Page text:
In the illustrative embodiment, there is interposed in the conduit 43 between boost pump 41 and combustion chamber 45, an air heater having a casing 70 schematically shown. A plurality of electric resistance heater coils 73 are interposed within the heater and suitably connected to the power circuit by the leads 71, fragmentarily shown. This provides a means by which the pressurized air from the boost pump 41 may be preheated before passage into combustion chamber 45, thereby improving combustion efficiency.
FIG. 2 is a schematic illustration of a modified power plant wherein the corresponding parts are similarly numbered. The primary difference in this modification is that there are shown a plurality of fuel injectors 51 corresponding to FIG. 1 for delivering pressurized fuel into combustion chamber 45.
Instead of the single boost pump 41, in FIG. 1, there are provided a plurality of first cylinders 41, FIG. 2, respectively connected to the reservoir 38 through the conduits 39 or restrictor valves 40. The respective boost pumps include the laterally spaced first cylinders 41 including therein reciprocal first pistons 66.
There is provided a pulser cylinder 61 to correspond to each of and aligned with the corresponding first cylinders 41. Each of the pulser cylinders 61 includes a second reciprocal piston 62 sealed therein and biased for movement in one direction by the respective coil springs 64. Said pistons are adapted for intermittent reciprocal movements. Reservoir 38 includes a series of pressure outlets to which are connected corresponding respective intermittently operable cut-off valves 59, solenoid operated as at 67, for intermittently delivering pressurized air into the respective second cylinders 61 forming a part of the respective pulsers.
Intermittent reciprocal movements of the second pistons 62 through their respective piston rods 63 effect corresponding reciprocal movements of the first pistons 66 within boost pump cylinders 41, FIG. 2. The respective boost pump cylinders 41 are individually connected to combustion chamber 45 by a plurality of conduits 43 as schematically shown.
The operating sequence for the present automotive power plant is as follows:
1. For starting and for light loads and low speeds under the control of panel 13, speed control 12, and the electric relay switch 23, the electric motor 11 is connected to control panel 13 by lead 14 and is further connected to battery pack 19 through the leads 21. This provides rotation of drive shaft 15 connected by clutch 30 to transmission 17. This mode of operation continues through low speeds up to 30 to 35 miles per hour, approximately, for the vehicle. The present automatic control is initially set to prevent power transfer to the electric generator 27, compressor 34 and turbine 35.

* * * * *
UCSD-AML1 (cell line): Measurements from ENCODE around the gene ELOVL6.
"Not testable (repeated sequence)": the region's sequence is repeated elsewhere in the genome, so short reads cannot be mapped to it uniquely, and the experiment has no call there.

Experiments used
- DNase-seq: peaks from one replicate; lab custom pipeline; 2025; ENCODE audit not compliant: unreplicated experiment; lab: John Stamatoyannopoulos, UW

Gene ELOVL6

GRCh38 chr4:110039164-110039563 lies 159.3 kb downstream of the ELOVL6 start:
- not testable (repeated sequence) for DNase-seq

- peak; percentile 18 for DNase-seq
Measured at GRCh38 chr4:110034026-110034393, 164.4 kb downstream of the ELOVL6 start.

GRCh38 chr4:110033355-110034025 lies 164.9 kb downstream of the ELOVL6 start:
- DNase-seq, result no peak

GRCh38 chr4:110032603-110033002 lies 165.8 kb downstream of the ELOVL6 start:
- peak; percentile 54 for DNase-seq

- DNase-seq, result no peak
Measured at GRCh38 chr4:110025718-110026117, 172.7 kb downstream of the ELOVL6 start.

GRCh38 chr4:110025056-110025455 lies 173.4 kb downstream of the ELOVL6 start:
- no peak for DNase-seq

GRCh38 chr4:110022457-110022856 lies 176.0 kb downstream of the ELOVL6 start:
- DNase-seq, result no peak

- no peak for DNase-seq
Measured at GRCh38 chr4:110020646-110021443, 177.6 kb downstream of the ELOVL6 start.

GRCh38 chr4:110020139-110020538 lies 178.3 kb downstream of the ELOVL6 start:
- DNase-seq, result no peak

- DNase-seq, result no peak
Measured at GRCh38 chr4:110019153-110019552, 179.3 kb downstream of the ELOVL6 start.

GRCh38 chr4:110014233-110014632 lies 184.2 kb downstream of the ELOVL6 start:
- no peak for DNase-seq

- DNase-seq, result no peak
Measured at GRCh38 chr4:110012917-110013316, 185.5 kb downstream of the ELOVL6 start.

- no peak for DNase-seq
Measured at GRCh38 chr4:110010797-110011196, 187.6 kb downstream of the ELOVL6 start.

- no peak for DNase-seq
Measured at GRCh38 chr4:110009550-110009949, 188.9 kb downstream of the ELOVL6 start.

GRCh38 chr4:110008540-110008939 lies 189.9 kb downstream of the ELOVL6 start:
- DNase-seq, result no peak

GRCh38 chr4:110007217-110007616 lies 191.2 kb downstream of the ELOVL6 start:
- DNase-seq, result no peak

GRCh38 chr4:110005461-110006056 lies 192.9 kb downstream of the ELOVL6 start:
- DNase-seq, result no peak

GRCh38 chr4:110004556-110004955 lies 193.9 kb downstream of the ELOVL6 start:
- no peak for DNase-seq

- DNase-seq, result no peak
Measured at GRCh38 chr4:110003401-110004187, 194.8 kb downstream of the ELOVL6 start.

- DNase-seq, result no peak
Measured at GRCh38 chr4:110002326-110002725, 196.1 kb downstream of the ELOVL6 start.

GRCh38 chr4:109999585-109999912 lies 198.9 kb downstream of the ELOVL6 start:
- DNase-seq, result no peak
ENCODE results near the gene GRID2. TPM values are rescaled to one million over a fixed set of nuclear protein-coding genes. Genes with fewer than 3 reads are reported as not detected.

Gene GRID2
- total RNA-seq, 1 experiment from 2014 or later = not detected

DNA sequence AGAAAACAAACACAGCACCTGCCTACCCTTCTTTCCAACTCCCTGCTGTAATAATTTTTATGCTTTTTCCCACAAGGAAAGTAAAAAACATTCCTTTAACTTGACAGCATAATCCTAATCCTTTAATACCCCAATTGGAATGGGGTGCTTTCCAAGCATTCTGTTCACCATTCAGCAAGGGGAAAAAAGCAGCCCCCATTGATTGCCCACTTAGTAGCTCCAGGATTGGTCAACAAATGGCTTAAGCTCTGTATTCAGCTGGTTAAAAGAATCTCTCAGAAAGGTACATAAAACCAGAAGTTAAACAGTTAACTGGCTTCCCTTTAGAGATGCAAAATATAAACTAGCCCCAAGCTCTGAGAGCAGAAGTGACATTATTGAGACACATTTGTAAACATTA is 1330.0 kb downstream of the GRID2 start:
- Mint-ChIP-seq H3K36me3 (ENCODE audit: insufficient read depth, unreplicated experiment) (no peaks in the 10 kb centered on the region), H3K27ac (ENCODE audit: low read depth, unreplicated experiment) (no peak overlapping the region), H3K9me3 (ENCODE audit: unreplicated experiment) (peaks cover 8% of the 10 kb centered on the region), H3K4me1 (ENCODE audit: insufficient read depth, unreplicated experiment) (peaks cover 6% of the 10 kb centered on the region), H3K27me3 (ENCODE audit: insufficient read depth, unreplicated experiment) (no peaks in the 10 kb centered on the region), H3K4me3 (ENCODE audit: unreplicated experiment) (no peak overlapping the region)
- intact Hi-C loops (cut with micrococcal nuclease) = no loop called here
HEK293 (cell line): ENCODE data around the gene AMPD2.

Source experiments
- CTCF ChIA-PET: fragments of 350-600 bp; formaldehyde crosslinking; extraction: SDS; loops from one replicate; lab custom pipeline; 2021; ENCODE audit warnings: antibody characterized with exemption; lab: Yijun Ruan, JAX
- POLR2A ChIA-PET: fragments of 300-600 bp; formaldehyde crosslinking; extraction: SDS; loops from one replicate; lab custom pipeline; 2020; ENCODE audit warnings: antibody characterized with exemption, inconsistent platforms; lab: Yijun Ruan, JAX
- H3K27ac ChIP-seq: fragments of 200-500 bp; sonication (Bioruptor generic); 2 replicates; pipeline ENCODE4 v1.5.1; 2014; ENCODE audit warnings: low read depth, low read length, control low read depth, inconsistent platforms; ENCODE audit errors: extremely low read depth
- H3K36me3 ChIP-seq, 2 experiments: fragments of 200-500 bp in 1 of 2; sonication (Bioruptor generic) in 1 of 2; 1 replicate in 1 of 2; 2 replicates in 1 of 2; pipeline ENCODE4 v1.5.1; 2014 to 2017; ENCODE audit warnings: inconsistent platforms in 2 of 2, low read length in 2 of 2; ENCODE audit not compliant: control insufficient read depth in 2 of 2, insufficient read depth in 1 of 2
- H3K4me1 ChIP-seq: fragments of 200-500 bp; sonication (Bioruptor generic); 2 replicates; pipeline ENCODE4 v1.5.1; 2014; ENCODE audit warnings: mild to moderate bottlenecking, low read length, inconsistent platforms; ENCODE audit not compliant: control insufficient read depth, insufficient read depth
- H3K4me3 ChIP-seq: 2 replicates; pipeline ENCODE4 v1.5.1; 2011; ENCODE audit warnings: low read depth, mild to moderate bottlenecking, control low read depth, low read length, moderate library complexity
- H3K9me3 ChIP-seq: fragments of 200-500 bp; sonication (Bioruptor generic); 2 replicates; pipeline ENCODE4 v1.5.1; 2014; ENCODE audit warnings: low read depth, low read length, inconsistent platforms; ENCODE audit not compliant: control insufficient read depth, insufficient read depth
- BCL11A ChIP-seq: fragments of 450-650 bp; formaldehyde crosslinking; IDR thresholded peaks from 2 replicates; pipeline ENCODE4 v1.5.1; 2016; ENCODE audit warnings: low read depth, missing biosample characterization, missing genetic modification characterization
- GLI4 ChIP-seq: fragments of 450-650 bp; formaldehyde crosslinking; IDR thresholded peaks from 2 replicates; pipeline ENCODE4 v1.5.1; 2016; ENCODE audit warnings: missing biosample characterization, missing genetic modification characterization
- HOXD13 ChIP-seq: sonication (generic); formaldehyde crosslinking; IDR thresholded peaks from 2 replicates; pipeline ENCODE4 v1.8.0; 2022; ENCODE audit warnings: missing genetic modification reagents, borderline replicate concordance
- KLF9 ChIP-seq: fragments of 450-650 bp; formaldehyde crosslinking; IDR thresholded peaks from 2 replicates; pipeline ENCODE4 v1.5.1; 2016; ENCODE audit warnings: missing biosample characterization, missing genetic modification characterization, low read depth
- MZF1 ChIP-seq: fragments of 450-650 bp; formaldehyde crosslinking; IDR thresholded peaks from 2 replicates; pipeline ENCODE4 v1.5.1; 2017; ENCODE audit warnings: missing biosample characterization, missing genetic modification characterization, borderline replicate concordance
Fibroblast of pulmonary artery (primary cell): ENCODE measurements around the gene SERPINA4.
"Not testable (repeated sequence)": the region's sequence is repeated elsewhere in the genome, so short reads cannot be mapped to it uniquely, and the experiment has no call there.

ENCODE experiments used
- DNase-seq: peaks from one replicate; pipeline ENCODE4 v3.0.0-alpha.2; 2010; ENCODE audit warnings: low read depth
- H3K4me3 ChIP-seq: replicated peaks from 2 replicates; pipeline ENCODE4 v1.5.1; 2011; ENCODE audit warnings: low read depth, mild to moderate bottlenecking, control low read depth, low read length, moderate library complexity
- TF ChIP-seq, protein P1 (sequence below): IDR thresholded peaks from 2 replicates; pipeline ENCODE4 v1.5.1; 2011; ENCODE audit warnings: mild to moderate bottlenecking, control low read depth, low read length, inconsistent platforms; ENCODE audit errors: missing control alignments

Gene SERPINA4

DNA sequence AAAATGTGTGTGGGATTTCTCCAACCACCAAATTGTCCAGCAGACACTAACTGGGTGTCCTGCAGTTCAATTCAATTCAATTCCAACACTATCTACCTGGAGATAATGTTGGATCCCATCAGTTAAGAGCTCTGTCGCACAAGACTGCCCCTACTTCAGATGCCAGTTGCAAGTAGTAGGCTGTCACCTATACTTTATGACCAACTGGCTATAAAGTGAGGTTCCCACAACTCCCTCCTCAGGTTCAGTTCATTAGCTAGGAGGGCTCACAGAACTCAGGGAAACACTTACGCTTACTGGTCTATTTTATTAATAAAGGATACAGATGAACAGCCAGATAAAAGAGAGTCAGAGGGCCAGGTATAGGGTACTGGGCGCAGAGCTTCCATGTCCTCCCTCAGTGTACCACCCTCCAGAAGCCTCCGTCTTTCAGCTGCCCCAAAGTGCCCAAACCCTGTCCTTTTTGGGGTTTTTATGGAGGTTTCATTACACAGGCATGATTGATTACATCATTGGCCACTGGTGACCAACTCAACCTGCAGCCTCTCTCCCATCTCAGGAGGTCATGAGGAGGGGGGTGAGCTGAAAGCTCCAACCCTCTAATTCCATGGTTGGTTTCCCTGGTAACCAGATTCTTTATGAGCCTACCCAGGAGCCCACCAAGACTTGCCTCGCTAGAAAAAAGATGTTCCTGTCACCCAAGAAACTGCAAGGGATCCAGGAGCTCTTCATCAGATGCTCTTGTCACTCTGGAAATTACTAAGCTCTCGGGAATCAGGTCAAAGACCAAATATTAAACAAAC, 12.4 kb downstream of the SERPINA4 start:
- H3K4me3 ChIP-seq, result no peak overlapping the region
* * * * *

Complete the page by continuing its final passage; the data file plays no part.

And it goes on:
For acceleration and for speeds above 30 to 35 mph, for illustration, the automatic controls, including operation of the remote control panel 13 and the relay switch 23, generator control switch 25 energize said generator and for connecting drive shaft 15 to the rotor. Said rotor in turn energizes the field of the stator which through leads 29 delivers electrical power to battery pack 19 for recharging the batteries and for additionally providing power through leads 21 to electric motor 11.
Electric relay switch 23 through lead 32 engages the operator 72 for the normally open clutch 31 transmitting rotative torque from drive shaft 15 to compressor drive shaft 33 to operate compressor 34.
The compressor 34 provides a build-up of pressurized air through the conduit 36 directly to air reservoir 38. The air reservoir 38 normally will be directly connected by a suitable conduit 39 to one end of boost pump cylinder 41. This provides a means of providing pressurized air through pipe 43 to combustion chamber 45. The pressurized air may pass through the air heater 70 in conduit 43 for delivering pressurized and preheated air into said combustion chamber.
The ignition assembly includes one or a plurality of spark plugs 56 or other ignitors under the control of compressor shaft 33 and timer 57 to provide ignition for the combustible mixture which includes pressurized fuel injected at 51 into the combustion chamber. The super heated exhaust gases of combustion are delivered at high velocity through conduit 47 and through the nozzles 48 within the casing of turbine 35. These expand and impinge upon impellor 49 for supplying drive torque to compressor shaft 33 and in turn to drive shaft 15 for augmenting power to transmission 17.
The present automotive power plant uses in the alternative at least a pair of different energy sources during normal operation of a vehicle driven by the present power plant.
The battery, compressor, gas turbine, air generator and electric motor system is further adapted to power a vehicle and can utilize fuel from the fuel tank available to the public at a lower price than conventional gasoline.